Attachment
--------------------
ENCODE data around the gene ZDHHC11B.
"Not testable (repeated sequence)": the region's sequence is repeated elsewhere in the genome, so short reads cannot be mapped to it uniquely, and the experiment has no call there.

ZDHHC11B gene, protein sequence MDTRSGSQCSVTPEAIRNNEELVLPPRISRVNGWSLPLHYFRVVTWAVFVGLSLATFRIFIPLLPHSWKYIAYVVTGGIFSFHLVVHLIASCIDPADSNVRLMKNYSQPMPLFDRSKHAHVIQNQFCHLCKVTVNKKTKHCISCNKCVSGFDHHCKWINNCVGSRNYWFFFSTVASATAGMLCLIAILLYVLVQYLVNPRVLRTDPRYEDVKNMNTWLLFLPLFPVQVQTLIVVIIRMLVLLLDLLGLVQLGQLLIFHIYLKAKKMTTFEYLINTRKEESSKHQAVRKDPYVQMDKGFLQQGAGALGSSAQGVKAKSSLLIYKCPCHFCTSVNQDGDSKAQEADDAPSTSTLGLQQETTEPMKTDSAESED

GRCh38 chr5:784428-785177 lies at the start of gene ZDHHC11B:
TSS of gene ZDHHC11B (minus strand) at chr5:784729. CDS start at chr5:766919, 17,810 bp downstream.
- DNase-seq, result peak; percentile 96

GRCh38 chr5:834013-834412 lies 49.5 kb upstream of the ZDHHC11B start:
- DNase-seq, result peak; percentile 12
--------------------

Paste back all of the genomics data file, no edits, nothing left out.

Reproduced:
ENCODE data around the gene ZDHHC11B.
"Not testable (repeated sequence)": the region's sequence is repeated elsewhere in the genome, so short reads cannot be mapped to it uniquely, and the experiment has no call there.

ZDHHC11B gene, protein sequence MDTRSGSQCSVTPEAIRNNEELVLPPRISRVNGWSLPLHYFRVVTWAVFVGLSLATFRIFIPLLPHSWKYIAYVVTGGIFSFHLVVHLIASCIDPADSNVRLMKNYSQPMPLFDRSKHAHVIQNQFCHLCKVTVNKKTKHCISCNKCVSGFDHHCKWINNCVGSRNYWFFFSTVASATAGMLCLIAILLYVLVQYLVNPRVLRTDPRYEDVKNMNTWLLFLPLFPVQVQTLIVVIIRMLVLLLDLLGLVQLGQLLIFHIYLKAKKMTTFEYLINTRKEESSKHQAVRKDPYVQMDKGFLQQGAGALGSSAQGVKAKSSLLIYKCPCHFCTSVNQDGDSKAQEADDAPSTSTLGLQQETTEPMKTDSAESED

GRCh38 chr5:784428-785177 lies at the start of gene ZDHHC11B:
TSS of gene ZDHHC11B (minus strand) at chr5:784729. CDS start at chr5:766919, 17,810 bp downstream.
- DNase-seq, result peak; percentile 96

GRCh38 chr5:834013-834412 lies 49.5 kb upstream of the ZDHHC11B start:
- DNase-seq, result peak; percentile 12